Reading Popular in two directions at once as I am, I’ve been treated to “Israelites” and now this at almost exactly the same time. It can’t really get any better than that, can it?

  23. 53
    lonepilgrim on 16 Jan 2009 #

    re#52: it’s fortuitous that you should make the link Matthew – the fruit of your diligent trawl through past popular entries – as the two songs make an interesting comparison.
    I mentioned a sourness about ‘Ghost Town’ in my earlier entry which in some ways is refreshing to find in a number one single – particularly after the two previous entries. However, it could seem a bit petulant a response to loss and suffering when compared to Desmond Dekker’s more resolute approach – for all it’s anger it’s questionable whether the singer(s) of Ghost Town are actually going to fight what’s happening or just grumble about it

  24. 54
    dickvandyke on 16 Jan 2009 #

    To add to the miserable context of ’81, in Leeds and surrounding northern towns, we had the Yorkshire Ripper at large.

  25. 55
    lonepilgrim on 16 Jan 2009 #

    re 54 – he was arrested in January 1981 – but there was more than enough misery to go round wherever you were that year – unless you were part of the Tory revolution

  26. 56
    AndyPandy on 16 Jan 2009 #

    Well produced and ok tune but terrible vocals (probably a 5 or 6 to me) but aren’t the 10s here etc at least partly because we’re generally educated people on here who see it as being wonderfully in context (the NME wet dream sort of briefly becoming reality etc)rather than that much to do with the music which surely this should really be about. But of course the idea that the majority of people who bought this were even sympathetic to the rioters is probably very open to debate. I’d hazard a guess that as with most pop music the vast majority just hear a nice tune/sound and don’t really invest too much in any message/meaning.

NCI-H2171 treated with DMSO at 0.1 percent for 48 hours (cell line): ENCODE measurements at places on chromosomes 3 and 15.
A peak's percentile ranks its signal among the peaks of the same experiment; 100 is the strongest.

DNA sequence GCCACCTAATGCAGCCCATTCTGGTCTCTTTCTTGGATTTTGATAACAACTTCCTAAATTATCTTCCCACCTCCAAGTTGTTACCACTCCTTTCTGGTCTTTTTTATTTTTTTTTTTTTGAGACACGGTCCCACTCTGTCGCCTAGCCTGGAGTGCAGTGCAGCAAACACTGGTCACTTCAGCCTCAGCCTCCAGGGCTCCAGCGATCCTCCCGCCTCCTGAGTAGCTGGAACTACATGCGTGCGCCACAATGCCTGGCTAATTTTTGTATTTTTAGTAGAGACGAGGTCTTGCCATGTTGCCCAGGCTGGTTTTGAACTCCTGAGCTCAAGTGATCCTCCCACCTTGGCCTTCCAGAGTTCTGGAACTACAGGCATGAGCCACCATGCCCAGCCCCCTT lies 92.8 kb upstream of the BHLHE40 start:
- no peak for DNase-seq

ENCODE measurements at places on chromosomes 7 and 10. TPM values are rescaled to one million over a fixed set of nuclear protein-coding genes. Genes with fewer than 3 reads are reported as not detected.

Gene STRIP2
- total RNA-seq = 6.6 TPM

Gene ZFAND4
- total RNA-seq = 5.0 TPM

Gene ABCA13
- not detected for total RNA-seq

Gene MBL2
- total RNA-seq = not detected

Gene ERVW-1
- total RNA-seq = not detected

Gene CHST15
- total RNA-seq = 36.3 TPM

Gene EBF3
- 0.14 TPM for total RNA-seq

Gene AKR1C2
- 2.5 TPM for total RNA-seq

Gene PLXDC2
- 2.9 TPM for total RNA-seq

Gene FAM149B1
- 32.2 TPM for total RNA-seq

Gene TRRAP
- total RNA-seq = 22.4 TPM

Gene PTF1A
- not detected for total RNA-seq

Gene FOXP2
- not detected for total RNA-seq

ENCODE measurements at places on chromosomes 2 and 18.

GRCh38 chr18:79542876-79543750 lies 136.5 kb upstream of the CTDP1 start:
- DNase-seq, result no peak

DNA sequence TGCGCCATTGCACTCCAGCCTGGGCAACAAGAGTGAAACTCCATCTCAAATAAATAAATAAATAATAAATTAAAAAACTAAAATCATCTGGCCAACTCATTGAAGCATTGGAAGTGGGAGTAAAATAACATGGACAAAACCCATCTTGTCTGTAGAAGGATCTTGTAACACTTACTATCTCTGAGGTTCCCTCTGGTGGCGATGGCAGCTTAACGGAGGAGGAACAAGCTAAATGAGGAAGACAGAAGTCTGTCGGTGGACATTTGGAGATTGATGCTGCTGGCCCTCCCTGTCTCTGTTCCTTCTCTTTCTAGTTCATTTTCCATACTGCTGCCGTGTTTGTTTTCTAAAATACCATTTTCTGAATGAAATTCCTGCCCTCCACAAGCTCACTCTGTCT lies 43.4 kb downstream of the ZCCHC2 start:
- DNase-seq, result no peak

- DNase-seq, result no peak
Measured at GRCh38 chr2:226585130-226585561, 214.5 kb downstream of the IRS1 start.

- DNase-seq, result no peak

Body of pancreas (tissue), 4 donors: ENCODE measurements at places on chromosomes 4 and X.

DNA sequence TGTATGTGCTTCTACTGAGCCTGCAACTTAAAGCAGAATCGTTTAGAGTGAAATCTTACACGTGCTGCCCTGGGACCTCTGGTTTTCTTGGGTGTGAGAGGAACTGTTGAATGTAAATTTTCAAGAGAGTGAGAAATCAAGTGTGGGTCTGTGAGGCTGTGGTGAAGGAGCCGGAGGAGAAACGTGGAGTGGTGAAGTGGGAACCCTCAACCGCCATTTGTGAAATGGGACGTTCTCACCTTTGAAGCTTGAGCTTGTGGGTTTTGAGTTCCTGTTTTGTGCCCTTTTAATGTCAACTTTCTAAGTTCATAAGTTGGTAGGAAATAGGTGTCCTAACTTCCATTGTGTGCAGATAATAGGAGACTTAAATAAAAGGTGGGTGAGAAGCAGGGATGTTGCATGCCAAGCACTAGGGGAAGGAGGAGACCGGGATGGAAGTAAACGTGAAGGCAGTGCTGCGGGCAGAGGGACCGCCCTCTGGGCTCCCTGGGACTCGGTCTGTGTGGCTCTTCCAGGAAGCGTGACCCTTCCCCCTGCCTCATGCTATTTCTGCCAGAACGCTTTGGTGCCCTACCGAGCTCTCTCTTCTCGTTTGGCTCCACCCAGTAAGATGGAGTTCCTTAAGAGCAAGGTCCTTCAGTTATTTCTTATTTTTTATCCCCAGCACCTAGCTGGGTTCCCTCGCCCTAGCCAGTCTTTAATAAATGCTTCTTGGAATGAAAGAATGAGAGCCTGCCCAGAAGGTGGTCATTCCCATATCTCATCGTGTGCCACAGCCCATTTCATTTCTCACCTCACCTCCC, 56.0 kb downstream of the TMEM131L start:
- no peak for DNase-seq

To me this is far too redolent of those embarrassingly po-faced and worthy early eighties yoof programmes that BBC2 and early Channel 4 used to put on about unemployment etc and which you just knew the real unemployed youth wouldnt have watched if they were the last programmes on earth… I suppose Channel 4 researchers and students made up their miniscule audinces